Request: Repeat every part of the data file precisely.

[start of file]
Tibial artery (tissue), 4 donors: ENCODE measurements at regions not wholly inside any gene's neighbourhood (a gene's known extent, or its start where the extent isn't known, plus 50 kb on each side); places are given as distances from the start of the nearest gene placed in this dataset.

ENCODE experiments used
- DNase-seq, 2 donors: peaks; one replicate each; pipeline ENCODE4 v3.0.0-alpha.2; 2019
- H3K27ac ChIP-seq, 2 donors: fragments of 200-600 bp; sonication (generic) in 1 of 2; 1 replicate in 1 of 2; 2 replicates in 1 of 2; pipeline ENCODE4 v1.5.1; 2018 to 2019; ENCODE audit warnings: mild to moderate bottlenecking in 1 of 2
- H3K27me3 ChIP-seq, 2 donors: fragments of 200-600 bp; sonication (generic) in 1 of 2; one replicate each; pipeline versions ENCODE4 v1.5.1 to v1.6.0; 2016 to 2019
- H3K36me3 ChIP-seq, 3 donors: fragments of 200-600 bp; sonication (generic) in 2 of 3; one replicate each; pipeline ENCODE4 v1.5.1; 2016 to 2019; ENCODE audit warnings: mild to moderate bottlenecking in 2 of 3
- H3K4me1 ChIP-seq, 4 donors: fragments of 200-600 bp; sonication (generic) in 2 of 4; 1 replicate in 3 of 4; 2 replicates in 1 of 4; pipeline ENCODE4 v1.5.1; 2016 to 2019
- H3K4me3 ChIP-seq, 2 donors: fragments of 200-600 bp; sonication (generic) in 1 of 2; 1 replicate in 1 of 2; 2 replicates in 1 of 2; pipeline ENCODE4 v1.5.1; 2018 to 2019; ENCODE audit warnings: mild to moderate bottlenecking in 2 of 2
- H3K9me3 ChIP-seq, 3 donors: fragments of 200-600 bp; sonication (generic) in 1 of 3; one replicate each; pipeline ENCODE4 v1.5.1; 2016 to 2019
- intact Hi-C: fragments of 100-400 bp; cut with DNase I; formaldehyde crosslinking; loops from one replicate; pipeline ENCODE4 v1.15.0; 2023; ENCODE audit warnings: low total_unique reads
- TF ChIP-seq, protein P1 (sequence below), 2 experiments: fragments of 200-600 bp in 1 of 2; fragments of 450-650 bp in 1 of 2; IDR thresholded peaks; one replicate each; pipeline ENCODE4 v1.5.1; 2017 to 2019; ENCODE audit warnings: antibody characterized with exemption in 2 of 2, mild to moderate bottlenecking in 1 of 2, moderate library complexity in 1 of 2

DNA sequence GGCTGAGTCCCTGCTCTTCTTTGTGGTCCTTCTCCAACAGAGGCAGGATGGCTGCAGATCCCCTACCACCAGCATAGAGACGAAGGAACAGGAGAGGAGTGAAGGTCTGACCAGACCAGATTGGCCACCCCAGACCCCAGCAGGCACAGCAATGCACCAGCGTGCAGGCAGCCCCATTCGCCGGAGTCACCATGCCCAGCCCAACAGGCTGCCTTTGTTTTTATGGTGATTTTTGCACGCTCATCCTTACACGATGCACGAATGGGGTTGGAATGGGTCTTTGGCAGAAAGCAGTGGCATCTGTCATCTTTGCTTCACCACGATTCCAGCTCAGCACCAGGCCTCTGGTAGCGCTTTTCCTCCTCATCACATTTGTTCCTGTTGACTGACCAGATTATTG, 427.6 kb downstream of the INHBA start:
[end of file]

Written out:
Tibial artery (tissue), 4 donors: ENCODE measurements at regions not wholly inside any gene's neighbourhood (a gene's known extent, or its start where the extent isn't known, plus 50 kb on each side); places are given as distances from the start of the nearest gene placed in this dataset.

ENCODE experiments used
- DNase-seq, 2 donors: peaks; one replicate each; pipeline ENCODE4 v3.0.0-alpha.2; 2019
- H3K27ac ChIP-seq, 2 donors: fragments of 200-600 bp; sonication (generic) in 1 of 2; 1 replicate in 1 of 2; 2 replicates in 1 of 2; pipeline ENCODE4 v1.5.1; 2018 to 2019; ENCODE audit warnings: mild to moderate bottlenecking in 1 of 2
- H3K27me3 ChIP-seq, 2 donors: fragments of 200-600 bp; sonication (generic) in 1 of 2; one replicate each; pipeline versions ENCODE4 v1.5.1 to v1.6.0; 2016 to 2019
- H3K36me3 ChIP-seq, 3 donors: fragments of 200-600 bp; sonication (generic) in 2 of 3; one replicate each; pipeline ENCODE4 v1.5.1; 2016 to 2019; ENCODE audit warnings: mild to moderate bottlenecking in 2 of 3
- H3K4me1 ChIP-seq, 4 donors: fragments of 200-600 bp; sonication (generic) in 2 of 4; 1 replicate in 3 of 4; 2 replicates in 1 of 4; pipeline ENCODE4 v1.5.1; 2016 to 2019
- H3K4me3 ChIP-seq, 2 donors: fragments of 200-600 bp; sonication (generic) in 1 of 2; 1 replicate in 1 of 2; 2 replicates in 1 of 2; pipeline ENCODE4 v1.5.1; 2018 to 2019; ENCODE audit warnings: mild to moderate bottlenecking in 2 of 2
- H3K9me3 ChIP-seq, 3 donors: fragments of 200-600 bp; sonication (generic) in 1 of 3; one replicate each; pipeline ENCODE4 v1.5.1; 2016 to 2019
- intact Hi-C: fragments of 100-400 bp; cut with DNase I; formaldehyde crosslinking; loops from one replicate; pipeline ENCODE4 v1.15.0; 2023; ENCODE audit warnings: low total_unique reads
- TF ChIP-seq, protein P1 (sequence below), 2 experiments: fragments of 200-600 bp in 1 of 2; fragments of 450-650 bp in 1 of 2; IDR thresholded peaks; one replicate each; pipeline ENCODE4 v1.5.1; 2017 to 2019; ENCODE audit warnings: antibody characterized with exemption in 2 of 2, mild to moderate bottlenecking in 1 of 2, moderate library complexity in 1 of 2

DNA sequence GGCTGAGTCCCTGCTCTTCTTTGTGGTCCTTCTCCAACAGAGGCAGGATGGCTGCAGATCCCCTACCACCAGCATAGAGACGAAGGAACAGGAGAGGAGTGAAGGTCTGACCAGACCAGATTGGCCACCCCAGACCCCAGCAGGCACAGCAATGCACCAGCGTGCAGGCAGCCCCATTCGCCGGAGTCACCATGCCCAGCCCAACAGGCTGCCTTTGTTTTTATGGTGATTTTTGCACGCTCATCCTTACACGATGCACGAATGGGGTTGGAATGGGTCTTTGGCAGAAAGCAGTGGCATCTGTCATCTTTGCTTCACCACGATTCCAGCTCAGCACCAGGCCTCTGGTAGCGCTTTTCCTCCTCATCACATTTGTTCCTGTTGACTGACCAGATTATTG, 427.6 kb downstream of the INHBA start: